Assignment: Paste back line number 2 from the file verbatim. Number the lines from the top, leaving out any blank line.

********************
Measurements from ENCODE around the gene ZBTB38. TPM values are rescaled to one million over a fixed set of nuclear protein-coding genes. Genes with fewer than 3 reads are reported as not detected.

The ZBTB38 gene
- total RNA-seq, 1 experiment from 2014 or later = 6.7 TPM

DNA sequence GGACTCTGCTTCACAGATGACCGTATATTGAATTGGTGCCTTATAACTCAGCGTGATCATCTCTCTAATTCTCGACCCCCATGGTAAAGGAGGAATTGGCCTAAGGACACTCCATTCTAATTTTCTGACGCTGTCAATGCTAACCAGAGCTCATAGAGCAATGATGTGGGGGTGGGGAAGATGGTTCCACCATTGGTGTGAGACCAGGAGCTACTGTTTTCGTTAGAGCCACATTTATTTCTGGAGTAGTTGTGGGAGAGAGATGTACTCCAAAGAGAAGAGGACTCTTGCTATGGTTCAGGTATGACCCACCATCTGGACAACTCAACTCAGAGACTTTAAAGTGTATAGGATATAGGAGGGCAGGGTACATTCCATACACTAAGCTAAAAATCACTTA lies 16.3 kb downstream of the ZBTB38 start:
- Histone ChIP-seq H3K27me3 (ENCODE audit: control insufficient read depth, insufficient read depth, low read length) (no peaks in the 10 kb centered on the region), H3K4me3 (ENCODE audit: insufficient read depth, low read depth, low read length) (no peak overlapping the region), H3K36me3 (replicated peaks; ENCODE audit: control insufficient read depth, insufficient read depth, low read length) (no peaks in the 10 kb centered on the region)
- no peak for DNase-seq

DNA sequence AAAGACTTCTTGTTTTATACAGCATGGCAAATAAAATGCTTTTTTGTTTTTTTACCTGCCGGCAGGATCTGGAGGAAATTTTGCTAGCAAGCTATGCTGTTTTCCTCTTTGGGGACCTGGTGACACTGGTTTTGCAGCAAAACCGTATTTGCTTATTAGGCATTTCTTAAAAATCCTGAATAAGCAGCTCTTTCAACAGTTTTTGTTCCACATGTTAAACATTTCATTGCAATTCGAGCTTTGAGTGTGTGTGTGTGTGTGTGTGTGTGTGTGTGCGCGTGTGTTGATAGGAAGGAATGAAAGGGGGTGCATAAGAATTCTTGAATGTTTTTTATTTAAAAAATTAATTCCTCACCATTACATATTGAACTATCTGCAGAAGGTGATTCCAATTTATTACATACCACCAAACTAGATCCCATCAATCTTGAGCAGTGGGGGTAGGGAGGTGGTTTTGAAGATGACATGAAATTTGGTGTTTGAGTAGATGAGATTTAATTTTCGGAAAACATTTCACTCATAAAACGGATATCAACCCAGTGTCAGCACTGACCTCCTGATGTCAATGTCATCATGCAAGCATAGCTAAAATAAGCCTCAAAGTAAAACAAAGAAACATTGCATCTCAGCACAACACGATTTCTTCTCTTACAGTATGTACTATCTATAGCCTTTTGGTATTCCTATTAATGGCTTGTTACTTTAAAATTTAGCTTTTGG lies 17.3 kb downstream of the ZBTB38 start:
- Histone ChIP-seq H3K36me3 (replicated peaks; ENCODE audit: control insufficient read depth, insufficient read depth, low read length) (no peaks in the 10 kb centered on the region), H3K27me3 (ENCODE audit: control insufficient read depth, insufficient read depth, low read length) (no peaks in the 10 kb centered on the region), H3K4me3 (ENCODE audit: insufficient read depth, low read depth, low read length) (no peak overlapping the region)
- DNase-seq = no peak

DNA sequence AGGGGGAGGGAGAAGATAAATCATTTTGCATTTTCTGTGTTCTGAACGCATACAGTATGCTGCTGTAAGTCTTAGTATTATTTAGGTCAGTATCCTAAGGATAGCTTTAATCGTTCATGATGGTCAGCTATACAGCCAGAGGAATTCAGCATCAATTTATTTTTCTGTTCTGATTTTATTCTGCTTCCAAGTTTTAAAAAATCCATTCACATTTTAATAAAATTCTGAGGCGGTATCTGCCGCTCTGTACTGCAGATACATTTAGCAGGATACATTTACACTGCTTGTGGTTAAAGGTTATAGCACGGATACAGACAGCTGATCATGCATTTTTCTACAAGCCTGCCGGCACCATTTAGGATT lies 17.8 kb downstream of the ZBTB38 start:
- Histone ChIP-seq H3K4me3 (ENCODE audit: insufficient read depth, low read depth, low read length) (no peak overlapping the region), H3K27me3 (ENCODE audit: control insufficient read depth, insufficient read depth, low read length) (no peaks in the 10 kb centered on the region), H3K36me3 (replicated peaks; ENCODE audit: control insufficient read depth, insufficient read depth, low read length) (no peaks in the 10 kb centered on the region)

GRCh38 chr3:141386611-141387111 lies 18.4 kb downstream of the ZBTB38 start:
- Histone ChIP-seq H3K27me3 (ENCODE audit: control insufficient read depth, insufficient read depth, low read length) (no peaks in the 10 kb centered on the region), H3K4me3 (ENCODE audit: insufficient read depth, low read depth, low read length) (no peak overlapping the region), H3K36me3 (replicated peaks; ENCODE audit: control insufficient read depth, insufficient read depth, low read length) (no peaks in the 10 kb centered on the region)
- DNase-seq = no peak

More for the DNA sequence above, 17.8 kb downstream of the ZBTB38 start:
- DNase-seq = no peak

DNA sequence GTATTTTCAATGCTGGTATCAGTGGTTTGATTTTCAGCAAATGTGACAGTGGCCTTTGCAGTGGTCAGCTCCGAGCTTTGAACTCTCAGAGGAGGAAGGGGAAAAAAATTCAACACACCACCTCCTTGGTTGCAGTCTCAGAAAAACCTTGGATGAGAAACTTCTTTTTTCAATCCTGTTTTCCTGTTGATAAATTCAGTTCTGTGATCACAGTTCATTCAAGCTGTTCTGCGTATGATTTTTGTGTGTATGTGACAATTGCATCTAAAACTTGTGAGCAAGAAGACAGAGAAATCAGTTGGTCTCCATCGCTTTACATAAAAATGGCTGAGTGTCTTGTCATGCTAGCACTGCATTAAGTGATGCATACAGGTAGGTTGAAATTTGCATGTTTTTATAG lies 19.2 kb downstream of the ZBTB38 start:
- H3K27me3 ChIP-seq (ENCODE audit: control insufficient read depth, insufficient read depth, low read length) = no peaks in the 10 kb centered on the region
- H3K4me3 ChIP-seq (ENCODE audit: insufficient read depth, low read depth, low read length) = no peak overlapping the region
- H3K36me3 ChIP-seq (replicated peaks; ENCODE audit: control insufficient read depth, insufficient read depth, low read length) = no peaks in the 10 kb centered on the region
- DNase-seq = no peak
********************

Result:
The ZBTB38 gene